I've been thinking a lot about what makes a restaurant experience satisfying. It takes more than good food. Surveys have shown that customers are more likely to return to a restaurant with mediocre food and exemplary customer service than a restaurant that leaves them feeling slighted, no matter how good the food. I'm wondering if restaurants that truly bring something new to a community are also more likely for a revisit -- if only because they keep us from becoming bored.
To that end, I've started compiling a list of restaurants I think are worth a closer look. No. 50: Joyce And Gigi's, No. 49: East Hampton Sandwich Co., and No. 48: 20 Feet Seafood Joint were profiled this week. We'll keep counting them down until we get to our annual Best of Dallas® issue this September.
Elsewhere on CoA we took a closer look at Bar Smyth, the cocktail lounge that's turning heads in Uptown; worked with area bartenders to come up with a few summer cocktails; and came up with a new and improved cleanse that involves vodka and rum.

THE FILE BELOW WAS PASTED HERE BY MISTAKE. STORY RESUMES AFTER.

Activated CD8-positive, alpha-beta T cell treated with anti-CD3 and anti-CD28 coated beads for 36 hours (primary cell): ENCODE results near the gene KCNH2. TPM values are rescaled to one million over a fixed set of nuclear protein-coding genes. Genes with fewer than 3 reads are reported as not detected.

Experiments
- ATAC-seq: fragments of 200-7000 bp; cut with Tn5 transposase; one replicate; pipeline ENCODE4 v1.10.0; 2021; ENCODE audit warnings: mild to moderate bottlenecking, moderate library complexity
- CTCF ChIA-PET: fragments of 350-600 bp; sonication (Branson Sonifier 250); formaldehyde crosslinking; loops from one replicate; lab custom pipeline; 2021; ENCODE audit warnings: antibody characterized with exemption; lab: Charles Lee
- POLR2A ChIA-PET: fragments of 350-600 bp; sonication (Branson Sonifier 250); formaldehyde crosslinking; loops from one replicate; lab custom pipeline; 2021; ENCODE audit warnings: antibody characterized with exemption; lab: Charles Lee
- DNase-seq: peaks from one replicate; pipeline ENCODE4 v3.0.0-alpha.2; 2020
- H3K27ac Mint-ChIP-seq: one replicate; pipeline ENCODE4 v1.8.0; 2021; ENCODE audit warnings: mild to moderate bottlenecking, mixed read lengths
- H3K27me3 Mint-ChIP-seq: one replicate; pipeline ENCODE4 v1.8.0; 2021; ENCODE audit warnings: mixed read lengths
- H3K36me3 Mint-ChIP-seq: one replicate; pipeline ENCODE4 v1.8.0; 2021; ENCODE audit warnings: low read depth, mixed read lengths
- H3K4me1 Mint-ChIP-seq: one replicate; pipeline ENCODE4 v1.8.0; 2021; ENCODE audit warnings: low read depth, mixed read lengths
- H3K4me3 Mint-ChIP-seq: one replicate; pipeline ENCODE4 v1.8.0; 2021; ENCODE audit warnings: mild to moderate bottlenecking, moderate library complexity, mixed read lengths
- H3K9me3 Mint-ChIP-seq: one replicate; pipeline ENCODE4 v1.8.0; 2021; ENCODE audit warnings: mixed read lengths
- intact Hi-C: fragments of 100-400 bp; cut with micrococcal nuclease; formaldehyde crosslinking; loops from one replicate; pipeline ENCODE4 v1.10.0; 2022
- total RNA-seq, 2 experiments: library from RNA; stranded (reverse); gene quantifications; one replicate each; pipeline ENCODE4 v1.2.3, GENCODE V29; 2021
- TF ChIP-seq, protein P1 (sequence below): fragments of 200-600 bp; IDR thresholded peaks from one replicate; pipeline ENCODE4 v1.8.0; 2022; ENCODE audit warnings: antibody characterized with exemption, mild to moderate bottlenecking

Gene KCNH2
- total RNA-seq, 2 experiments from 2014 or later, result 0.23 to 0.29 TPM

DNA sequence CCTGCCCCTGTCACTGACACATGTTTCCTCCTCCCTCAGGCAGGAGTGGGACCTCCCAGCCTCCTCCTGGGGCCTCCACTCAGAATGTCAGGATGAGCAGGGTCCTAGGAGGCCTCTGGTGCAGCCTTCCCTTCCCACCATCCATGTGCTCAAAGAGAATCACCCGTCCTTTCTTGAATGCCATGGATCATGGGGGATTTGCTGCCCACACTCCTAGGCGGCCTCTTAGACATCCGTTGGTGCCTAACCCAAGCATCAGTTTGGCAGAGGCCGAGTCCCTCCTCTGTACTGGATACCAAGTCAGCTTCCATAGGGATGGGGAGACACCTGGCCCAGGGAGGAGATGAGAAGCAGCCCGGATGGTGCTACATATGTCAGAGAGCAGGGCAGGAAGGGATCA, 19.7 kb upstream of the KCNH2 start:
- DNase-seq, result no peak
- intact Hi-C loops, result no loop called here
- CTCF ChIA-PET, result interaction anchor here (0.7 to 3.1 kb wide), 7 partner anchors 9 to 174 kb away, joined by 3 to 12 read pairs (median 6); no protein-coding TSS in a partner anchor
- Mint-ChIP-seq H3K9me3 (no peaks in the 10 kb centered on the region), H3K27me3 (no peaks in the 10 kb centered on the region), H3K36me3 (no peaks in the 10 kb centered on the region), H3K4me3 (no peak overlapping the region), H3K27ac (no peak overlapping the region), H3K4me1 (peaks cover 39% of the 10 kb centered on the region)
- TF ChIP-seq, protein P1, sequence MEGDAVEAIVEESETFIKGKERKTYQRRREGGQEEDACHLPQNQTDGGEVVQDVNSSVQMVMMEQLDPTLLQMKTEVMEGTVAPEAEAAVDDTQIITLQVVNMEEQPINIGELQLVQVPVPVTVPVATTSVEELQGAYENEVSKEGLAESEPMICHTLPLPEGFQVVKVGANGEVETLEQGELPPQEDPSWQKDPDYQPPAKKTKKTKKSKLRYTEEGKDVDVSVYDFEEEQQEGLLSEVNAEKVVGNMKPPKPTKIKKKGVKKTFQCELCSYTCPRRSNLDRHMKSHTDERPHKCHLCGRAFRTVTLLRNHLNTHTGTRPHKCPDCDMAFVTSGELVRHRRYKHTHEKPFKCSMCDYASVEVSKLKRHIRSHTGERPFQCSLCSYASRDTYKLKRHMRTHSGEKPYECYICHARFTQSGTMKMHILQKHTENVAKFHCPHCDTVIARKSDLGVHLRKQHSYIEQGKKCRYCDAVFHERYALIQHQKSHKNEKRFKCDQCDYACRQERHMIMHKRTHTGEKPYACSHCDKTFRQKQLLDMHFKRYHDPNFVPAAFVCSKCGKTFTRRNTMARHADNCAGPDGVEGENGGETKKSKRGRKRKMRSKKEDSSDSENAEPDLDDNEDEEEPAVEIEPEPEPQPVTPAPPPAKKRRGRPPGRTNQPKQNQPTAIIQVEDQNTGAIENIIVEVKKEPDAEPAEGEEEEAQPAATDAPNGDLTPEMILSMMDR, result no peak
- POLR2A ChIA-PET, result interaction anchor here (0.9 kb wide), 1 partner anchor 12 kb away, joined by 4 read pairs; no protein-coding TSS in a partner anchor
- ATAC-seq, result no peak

We also got collectively very, very drunk.
Over on the Eats Blog Leslie Brenner got back together with Jaspers after a tumultuous breakup last year. She's upgraded the Kent Rathbun restaurant from one to three stars. I don't think it will last. The DMN also published a big guide to Dallas' cocktail scene. I think they're trying to challenge us.
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Urban Acres is starting a farm stand in Oak Cliff. You can read more about their Kickstarter effort over on Side Dish, where Nancy Nichols also comes out and admits her orzo and wild rice salad addiction. I could use some of that in my life.
The Taco Trail has a dispatch from Mexico City. The post lists five of the author's favorite taco spots around the Distrito Federal.
And finally, Daniel Vaughn pays a visit to Easy Tiger for TMBBQ. I've had the pastrami he writes about in the post and echo the endorsement. If you're in Austin and looking for a sandwich that will make a memory, check out Easy Tiger.
See you on Monday, Aters.